King John’s reign was also marked by his strained relationship with the Church. John had rejected the election of Stephen Langton (1150-1228) as Archbishop of Canterbury, and in 1208 the Pope issued a decree (known as an ‘Interdict’), prohibiting people in England from receiving the sacraments or being buried in consecrated ground. King John was excommunicated by Pope Innocent III (1161-1216) in 1209, and the Interdict remained in place until John surrendered his kingdom to the overlordship of the Pope in 1213.
In 1213, a party of rebel barons met with Archbishop Stephen Langton and the papal legate (a representative of the Pope) to air their grievances against the King. They also urged that John should agree to confirm the coronation charter issued by his ancestor, King Henry I, in 1100, which had promised ‘to abolish all the evil customs by which the kingdom of England has been unjustly oppressed’. In early 1215, the dispute escalated when King John refused to meet the barons’ demands. In May many barons renounced their oaths of allegiance to him, choosing Robert fitz Walter (1162-1235) as their leader. Their capture of the city of London that same month was a turning point in their campaign.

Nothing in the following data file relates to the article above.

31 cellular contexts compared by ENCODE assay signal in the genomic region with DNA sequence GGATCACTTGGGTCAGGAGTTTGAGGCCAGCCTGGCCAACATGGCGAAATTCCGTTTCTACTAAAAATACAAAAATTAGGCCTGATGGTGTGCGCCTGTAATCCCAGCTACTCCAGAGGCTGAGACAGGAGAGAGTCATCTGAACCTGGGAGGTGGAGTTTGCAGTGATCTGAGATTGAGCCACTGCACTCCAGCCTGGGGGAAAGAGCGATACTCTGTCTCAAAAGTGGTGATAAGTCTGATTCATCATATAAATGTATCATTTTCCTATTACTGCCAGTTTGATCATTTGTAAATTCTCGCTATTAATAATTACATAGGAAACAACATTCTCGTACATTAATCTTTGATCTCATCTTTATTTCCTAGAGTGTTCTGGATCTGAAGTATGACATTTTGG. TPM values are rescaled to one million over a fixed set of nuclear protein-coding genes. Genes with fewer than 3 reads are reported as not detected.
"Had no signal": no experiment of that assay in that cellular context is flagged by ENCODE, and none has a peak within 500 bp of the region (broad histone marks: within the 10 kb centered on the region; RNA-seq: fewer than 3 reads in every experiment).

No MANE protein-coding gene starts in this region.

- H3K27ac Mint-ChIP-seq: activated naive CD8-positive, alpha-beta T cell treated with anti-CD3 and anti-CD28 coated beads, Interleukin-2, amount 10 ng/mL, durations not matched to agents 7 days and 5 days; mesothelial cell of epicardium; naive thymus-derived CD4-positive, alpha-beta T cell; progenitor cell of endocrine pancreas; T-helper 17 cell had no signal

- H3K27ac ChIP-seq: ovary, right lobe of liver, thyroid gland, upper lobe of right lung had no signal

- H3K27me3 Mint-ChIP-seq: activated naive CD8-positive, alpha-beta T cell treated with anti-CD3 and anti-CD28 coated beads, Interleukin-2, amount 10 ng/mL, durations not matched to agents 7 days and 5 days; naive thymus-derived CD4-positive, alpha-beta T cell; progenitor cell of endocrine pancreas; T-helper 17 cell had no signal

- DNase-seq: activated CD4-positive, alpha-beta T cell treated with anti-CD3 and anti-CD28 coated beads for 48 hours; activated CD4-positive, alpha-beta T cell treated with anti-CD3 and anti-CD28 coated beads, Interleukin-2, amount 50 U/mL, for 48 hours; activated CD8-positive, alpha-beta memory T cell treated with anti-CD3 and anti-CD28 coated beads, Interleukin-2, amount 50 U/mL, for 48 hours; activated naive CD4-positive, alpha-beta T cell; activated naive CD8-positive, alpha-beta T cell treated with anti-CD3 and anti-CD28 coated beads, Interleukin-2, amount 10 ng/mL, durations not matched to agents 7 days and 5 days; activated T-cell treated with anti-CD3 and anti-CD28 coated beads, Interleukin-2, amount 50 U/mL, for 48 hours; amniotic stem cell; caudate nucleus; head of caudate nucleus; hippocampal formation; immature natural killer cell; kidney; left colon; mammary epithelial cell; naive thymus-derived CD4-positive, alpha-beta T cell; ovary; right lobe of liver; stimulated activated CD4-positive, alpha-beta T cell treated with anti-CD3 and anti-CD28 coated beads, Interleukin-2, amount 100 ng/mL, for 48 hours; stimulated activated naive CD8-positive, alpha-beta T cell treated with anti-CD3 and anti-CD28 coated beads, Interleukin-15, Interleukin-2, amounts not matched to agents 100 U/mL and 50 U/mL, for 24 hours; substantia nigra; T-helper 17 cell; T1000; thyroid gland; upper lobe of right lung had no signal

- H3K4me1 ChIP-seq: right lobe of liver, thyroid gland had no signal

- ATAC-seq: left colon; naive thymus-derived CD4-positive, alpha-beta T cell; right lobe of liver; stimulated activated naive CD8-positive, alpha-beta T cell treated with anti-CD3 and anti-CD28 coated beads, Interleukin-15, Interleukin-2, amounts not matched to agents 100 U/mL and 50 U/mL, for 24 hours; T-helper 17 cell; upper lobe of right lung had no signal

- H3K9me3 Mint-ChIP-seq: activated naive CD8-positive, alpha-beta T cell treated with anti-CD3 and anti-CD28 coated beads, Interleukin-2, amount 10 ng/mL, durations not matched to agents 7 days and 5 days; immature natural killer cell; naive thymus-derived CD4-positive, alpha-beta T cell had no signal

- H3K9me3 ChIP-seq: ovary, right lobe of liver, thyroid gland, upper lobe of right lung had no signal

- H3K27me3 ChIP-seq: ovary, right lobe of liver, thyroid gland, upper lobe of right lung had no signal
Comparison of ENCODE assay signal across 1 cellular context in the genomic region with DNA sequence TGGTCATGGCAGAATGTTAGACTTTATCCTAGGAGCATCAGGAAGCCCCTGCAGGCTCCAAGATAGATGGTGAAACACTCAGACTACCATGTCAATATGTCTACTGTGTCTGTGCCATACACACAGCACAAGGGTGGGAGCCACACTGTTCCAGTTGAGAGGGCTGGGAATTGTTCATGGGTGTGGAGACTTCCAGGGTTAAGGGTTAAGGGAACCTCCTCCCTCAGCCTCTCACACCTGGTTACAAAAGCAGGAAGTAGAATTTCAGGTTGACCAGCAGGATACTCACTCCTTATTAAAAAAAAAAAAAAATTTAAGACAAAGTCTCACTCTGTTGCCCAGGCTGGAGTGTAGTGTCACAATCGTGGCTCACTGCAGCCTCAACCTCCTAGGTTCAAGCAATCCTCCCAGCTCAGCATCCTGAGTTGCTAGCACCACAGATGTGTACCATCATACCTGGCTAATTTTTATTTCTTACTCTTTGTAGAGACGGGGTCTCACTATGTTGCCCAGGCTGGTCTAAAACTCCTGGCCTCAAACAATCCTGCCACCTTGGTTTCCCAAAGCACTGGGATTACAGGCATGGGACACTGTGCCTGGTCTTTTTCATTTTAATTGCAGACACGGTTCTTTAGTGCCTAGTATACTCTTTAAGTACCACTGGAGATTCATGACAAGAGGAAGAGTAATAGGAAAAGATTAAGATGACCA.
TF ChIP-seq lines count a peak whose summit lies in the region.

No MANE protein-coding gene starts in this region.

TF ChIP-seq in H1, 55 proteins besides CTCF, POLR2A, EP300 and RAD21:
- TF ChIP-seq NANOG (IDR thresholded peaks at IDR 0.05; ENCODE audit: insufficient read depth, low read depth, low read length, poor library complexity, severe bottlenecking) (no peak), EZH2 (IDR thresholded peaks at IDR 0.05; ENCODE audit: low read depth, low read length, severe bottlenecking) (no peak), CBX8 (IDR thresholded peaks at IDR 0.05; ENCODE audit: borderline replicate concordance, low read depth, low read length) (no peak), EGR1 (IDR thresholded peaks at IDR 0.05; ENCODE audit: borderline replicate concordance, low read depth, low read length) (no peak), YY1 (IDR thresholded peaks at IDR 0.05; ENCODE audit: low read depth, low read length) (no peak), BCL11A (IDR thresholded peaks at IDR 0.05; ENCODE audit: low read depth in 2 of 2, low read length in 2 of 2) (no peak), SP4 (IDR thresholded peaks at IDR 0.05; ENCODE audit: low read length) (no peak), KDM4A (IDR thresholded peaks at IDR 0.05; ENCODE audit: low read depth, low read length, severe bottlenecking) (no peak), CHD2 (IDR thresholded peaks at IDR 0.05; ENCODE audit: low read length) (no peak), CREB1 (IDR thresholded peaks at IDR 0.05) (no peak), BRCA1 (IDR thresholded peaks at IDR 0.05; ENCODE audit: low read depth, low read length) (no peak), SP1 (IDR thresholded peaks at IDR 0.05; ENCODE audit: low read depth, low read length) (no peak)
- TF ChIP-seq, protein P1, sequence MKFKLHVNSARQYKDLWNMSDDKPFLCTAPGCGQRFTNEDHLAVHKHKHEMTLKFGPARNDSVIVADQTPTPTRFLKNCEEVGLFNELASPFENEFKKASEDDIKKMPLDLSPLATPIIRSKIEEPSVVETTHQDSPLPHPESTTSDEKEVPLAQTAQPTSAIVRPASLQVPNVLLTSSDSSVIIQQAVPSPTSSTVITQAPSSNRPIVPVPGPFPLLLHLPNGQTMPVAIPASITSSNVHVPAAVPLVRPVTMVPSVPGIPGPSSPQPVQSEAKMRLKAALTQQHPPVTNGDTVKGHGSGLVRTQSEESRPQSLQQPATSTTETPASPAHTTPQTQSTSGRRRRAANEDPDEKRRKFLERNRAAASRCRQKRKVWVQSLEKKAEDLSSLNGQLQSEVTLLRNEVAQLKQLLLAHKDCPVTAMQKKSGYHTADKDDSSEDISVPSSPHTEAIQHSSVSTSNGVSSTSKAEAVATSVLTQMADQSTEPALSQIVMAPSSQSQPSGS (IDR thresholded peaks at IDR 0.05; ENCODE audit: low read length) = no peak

Once London was in the barons’ hands, John had no option but to negotiate with them. The two sides met at Runnymede, on the River Thames near Windsor in the south of England, in June 1215. The demands of the barons were recorded in the document known as the Articles of the Barons. Following further discussions with the barons and clerics led by Archbishop Langton, King John granted the Charter of Liberties, subsequently known as Magna Carta, at Runnymede on 15 June 1215. On 19 June the rebel barons made their formal peace with King John and renewed their oaths of allegiance to him.